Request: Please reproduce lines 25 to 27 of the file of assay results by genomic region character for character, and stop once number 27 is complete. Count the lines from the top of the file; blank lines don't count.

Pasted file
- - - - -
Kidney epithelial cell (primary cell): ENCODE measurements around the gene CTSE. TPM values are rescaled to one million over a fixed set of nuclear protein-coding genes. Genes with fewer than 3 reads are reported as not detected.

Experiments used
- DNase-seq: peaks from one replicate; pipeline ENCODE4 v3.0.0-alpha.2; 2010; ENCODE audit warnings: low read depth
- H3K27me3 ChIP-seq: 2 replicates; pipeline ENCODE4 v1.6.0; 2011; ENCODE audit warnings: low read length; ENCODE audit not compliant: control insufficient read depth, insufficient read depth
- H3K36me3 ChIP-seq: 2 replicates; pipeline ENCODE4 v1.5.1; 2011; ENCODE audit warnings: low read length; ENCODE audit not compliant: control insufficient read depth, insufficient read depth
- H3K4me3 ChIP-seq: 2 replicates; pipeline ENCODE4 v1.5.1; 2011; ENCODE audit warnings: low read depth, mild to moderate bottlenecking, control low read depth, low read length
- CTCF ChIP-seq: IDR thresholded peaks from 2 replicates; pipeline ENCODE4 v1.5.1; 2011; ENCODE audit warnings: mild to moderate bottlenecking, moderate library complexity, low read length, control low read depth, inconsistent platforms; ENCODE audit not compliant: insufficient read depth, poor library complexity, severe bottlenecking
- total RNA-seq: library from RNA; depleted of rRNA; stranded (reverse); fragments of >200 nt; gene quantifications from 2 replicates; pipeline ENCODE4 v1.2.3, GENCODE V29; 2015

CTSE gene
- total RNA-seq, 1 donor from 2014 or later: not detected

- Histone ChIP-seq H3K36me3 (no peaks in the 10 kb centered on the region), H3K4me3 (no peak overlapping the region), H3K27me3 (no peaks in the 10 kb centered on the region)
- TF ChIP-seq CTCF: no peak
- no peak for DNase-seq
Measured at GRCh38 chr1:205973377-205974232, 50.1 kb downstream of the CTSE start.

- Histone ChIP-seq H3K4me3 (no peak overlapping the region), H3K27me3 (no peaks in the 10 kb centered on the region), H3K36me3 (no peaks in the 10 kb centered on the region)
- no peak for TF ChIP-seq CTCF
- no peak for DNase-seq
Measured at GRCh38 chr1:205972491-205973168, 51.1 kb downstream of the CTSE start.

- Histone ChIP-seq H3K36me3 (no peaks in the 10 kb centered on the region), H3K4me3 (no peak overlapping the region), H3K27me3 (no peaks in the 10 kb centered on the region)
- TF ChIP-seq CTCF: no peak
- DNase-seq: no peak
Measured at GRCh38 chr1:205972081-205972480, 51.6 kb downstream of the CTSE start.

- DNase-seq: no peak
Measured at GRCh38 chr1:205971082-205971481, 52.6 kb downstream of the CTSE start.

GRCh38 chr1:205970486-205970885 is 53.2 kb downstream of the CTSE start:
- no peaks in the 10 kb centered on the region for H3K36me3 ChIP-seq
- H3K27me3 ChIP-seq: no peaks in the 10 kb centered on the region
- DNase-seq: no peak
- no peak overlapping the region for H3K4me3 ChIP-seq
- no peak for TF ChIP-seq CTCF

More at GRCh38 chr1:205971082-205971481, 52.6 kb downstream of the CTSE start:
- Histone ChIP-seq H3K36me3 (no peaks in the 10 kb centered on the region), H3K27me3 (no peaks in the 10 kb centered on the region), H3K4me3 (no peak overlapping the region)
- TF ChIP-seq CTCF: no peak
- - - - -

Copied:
GRCh38 chr1:205970486-205970885 is 53.2 kb downstream of the CTSE start:
- no peaks in the 10 kb centered on the region for H3K36me3 ChIP-seq
- H3K27me3 ChIP-seq: no peaks in the 10 kb centered on the region